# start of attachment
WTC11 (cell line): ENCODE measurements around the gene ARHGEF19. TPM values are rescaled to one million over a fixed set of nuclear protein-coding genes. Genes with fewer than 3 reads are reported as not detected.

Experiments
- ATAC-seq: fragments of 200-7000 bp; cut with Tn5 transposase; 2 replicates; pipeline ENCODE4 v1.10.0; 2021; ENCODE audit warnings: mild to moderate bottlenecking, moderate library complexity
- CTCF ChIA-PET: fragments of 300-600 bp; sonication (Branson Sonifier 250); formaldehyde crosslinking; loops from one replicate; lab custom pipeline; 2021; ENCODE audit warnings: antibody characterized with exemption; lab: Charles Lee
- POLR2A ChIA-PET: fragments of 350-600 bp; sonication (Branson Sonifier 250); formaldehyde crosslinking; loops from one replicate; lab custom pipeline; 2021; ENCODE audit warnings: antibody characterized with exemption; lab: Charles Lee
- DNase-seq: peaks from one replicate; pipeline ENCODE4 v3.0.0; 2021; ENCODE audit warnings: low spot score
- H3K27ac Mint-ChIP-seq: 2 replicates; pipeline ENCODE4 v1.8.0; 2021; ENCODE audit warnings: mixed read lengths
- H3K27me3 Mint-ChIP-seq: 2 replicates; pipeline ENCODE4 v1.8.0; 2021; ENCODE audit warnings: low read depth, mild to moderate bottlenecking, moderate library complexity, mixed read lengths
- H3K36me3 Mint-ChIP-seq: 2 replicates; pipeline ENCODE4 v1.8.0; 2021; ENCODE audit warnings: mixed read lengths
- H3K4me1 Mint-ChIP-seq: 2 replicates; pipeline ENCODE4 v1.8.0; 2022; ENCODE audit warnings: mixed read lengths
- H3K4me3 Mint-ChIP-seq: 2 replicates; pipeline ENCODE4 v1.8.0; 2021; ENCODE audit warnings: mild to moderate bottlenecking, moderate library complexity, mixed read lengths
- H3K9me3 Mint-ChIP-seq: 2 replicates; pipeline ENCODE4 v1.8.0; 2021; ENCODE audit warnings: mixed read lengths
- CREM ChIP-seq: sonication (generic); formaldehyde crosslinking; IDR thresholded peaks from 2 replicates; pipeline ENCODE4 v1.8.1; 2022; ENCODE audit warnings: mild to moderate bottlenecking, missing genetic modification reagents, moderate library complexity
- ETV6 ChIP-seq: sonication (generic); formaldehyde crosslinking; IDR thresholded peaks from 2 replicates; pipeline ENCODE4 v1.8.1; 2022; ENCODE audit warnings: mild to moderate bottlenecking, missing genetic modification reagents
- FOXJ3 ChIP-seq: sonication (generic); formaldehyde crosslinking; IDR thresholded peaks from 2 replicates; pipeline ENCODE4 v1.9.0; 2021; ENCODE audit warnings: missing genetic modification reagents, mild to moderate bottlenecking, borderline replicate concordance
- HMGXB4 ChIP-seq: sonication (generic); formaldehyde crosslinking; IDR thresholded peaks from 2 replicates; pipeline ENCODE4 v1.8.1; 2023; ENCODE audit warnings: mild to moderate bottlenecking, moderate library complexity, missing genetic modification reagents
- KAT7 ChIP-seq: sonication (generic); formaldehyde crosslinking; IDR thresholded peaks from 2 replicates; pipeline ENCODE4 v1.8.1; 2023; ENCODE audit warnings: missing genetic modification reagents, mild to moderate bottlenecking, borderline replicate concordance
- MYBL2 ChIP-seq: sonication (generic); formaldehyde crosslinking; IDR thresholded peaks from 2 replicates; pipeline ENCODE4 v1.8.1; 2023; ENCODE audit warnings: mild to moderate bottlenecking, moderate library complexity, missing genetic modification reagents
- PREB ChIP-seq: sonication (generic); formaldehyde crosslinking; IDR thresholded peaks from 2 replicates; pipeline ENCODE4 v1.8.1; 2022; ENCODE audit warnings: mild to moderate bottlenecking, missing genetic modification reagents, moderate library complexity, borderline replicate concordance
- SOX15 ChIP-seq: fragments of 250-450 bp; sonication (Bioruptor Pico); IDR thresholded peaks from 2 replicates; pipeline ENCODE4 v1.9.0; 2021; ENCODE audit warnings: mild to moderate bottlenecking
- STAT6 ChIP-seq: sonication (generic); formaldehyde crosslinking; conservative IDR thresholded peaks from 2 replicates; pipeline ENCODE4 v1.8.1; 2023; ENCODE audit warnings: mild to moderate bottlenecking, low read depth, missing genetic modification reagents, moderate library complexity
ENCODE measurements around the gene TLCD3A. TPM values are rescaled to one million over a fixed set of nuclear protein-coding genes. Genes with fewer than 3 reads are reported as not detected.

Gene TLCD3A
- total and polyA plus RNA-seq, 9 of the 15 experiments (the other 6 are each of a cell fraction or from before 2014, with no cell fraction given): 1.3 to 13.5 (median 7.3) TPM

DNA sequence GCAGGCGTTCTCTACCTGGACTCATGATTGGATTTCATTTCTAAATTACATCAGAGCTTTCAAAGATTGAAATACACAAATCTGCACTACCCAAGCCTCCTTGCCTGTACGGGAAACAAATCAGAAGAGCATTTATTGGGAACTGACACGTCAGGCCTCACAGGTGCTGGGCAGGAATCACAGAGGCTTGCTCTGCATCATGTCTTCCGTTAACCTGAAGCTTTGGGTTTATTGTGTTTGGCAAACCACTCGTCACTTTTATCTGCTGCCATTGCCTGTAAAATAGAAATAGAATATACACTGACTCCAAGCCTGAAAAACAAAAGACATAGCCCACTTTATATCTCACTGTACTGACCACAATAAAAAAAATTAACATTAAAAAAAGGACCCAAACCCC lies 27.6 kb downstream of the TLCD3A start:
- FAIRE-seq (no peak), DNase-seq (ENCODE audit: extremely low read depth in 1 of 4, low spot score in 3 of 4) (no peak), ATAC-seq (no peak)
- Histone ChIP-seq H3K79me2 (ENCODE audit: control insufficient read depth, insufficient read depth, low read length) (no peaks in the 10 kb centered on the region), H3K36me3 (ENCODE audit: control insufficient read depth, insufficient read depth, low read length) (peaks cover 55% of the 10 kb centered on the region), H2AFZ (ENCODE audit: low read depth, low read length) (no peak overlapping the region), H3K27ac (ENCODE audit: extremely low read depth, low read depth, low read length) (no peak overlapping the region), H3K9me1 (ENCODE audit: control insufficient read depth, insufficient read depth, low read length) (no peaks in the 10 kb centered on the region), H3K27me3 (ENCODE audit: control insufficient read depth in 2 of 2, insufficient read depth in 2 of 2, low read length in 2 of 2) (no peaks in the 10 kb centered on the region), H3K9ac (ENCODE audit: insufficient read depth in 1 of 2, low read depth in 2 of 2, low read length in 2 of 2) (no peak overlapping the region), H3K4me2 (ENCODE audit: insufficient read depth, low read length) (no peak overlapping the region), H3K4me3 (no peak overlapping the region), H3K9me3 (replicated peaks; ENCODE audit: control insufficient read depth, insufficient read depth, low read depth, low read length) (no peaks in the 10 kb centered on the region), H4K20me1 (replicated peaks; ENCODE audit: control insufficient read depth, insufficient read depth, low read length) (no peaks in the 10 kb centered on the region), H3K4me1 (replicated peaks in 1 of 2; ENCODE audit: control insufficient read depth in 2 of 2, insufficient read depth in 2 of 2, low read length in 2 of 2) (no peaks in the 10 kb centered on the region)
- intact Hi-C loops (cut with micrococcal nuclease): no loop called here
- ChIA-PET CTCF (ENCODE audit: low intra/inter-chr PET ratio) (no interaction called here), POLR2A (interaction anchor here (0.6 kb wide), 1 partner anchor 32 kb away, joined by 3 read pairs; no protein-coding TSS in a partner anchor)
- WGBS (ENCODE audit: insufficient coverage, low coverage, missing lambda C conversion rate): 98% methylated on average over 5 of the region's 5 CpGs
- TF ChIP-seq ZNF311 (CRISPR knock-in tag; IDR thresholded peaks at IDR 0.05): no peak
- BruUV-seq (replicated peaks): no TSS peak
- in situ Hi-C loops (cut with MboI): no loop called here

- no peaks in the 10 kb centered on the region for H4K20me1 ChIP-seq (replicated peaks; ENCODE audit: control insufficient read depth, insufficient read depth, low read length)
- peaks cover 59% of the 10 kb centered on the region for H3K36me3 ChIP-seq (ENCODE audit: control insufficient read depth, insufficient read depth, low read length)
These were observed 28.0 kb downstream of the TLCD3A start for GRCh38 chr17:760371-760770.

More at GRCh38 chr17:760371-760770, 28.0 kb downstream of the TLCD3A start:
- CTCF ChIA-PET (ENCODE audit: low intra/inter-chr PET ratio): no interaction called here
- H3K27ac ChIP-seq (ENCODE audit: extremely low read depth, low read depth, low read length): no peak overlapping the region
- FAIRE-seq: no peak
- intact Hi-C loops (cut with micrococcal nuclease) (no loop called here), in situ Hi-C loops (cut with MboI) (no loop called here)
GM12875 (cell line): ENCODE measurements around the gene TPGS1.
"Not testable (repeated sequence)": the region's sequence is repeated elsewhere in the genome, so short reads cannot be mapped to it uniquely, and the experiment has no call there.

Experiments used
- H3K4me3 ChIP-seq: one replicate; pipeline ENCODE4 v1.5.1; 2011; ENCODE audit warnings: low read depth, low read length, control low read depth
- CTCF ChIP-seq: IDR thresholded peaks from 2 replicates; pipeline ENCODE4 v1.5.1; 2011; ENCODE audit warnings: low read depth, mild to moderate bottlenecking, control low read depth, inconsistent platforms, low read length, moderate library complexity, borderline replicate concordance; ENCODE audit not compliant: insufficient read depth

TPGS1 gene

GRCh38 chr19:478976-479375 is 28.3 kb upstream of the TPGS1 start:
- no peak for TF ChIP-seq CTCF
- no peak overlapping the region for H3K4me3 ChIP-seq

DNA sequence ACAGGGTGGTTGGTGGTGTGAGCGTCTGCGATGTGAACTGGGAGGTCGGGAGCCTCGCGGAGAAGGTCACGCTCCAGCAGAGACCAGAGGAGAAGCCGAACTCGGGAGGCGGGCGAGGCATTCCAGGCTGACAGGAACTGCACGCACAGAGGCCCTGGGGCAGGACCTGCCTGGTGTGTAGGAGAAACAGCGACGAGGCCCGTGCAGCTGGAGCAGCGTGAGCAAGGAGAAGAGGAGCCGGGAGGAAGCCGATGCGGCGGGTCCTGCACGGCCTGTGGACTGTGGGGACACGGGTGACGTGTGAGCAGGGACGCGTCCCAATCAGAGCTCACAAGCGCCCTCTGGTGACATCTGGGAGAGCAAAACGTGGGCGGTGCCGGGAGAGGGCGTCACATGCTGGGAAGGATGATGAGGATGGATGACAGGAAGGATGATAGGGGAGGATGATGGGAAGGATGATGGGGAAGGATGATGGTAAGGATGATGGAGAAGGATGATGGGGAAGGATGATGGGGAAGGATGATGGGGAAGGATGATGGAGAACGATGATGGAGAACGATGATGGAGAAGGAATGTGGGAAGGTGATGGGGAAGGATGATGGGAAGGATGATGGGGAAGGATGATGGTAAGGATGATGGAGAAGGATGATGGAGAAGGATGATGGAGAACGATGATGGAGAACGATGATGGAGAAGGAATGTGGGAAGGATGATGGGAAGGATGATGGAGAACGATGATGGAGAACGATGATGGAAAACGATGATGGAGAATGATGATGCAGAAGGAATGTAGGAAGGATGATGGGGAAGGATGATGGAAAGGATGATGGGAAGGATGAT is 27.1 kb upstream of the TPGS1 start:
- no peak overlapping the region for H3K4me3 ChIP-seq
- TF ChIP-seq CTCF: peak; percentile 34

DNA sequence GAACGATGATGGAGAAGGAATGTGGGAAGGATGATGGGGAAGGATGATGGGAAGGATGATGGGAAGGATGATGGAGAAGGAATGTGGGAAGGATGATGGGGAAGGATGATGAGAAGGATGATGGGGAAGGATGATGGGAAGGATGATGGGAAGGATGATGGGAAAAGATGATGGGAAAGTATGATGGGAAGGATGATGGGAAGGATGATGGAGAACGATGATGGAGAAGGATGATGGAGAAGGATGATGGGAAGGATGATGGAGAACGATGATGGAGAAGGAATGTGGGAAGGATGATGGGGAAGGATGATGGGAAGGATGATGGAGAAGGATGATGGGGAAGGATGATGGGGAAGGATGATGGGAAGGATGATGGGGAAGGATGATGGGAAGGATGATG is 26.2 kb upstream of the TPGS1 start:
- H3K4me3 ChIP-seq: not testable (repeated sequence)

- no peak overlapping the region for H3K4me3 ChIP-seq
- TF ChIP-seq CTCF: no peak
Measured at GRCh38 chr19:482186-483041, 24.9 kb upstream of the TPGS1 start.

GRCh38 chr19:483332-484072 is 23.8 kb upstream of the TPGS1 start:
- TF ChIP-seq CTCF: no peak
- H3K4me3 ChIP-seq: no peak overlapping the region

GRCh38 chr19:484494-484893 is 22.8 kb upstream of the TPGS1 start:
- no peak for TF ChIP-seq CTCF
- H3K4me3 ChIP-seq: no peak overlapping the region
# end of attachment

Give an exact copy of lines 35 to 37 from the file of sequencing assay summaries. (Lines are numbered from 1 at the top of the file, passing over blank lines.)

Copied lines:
- peaks cover 59% of the 10 kb centered on the region for H3K36me3 ChIP-seq (ENCODE audit: control insufficient read depth, insufficient read depth, low read length)
These were observed 28.0 kb downstream of the TLCD3A start for GRCh38 chr17:760371-760770.

More at GRCh38 chr17:760371-760770, 28.0 kb downstream of the TLCD3A start: